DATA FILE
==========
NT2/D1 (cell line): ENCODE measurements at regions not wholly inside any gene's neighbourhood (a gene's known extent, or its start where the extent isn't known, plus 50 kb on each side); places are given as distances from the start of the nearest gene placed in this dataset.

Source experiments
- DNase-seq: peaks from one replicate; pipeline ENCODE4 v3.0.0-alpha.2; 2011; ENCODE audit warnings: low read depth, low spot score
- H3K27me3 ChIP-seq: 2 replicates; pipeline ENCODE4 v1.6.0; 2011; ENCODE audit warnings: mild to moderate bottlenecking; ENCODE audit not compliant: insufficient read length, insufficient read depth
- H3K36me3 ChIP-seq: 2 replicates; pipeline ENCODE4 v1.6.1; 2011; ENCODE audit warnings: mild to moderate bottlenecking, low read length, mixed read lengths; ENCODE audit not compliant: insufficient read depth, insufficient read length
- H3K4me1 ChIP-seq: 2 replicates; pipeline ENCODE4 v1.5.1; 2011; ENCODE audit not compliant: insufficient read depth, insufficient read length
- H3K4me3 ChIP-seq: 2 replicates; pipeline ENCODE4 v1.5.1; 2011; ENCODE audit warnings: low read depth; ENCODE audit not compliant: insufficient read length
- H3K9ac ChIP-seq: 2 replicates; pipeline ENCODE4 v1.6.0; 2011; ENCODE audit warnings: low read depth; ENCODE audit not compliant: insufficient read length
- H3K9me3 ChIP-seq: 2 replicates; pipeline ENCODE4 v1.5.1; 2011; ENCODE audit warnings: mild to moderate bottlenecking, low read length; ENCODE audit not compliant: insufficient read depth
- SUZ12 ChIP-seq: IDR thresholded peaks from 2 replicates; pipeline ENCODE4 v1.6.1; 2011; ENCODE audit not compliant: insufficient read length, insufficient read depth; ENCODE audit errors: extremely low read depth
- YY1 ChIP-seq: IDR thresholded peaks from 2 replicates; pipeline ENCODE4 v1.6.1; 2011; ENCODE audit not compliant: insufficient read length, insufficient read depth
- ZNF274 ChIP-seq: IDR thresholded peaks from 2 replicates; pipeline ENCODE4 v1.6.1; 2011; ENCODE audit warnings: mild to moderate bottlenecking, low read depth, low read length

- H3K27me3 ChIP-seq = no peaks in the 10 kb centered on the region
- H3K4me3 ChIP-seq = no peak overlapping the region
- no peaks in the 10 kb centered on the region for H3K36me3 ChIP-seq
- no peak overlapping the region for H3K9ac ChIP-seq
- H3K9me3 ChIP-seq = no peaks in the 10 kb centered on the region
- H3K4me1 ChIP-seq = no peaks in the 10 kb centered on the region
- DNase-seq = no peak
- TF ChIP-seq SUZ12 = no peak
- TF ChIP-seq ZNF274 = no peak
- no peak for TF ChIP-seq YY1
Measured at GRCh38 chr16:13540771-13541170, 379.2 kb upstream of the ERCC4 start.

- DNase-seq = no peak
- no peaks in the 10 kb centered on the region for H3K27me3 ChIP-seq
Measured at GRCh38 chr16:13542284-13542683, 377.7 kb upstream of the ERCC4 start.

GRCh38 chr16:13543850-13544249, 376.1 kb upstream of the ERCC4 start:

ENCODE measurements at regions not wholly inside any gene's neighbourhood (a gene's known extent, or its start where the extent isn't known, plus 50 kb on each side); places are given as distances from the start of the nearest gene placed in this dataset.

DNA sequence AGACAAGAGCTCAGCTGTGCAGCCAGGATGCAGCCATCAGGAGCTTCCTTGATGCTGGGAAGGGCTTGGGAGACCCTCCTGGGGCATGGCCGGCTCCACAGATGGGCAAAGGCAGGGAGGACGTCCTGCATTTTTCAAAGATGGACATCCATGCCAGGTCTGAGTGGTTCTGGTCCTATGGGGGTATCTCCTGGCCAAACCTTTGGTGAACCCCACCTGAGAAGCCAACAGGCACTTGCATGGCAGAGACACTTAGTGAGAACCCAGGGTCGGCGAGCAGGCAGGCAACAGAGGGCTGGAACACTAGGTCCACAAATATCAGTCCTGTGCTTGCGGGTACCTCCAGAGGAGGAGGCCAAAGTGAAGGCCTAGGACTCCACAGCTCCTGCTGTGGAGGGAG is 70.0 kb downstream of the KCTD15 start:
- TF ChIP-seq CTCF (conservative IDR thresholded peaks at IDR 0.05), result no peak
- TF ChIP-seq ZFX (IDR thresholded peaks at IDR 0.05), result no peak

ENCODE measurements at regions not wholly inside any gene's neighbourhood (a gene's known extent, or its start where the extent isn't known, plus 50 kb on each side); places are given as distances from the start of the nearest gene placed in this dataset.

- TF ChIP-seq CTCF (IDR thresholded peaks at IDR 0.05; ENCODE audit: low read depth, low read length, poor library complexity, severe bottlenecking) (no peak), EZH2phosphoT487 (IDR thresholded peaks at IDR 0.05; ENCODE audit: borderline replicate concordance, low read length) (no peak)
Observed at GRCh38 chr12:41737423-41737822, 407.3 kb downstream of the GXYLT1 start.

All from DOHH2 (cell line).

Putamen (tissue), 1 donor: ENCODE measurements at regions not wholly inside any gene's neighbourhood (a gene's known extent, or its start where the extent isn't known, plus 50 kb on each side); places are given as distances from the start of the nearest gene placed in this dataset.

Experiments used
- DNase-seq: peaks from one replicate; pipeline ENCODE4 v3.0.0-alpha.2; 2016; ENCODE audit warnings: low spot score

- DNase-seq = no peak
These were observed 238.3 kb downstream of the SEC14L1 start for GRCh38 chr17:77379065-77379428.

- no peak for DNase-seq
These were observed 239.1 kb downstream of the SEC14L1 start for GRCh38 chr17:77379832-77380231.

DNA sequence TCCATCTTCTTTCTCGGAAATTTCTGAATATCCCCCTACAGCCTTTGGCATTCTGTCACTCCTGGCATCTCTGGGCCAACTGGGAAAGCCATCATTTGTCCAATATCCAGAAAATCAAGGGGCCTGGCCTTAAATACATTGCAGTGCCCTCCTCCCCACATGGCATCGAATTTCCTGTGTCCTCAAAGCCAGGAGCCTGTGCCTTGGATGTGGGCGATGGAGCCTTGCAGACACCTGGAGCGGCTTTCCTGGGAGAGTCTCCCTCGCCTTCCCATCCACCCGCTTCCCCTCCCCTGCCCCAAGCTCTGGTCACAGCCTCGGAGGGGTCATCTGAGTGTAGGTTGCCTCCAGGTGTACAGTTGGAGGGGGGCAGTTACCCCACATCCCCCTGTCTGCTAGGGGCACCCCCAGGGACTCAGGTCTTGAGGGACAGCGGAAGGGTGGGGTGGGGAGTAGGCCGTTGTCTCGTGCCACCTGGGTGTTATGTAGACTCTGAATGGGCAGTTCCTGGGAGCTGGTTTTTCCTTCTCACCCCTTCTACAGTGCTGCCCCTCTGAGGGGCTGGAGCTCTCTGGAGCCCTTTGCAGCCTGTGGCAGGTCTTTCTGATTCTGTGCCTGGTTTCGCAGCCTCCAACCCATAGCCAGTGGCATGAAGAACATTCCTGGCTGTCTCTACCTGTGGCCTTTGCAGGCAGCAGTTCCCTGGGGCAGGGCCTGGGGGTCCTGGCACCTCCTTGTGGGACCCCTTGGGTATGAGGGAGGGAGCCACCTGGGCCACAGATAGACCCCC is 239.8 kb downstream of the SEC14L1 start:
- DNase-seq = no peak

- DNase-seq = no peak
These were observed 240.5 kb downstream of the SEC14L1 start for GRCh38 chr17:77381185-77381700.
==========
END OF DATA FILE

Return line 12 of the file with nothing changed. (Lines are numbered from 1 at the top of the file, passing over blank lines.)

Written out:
- ZNF274 ChIP-seq: IDR thresholded peaks from 2 replicates; pipeline ENCODE4 v1.6.1; 2011; ENCODE audit warnings: mild to moderate bottlenecking, low read depth, low read length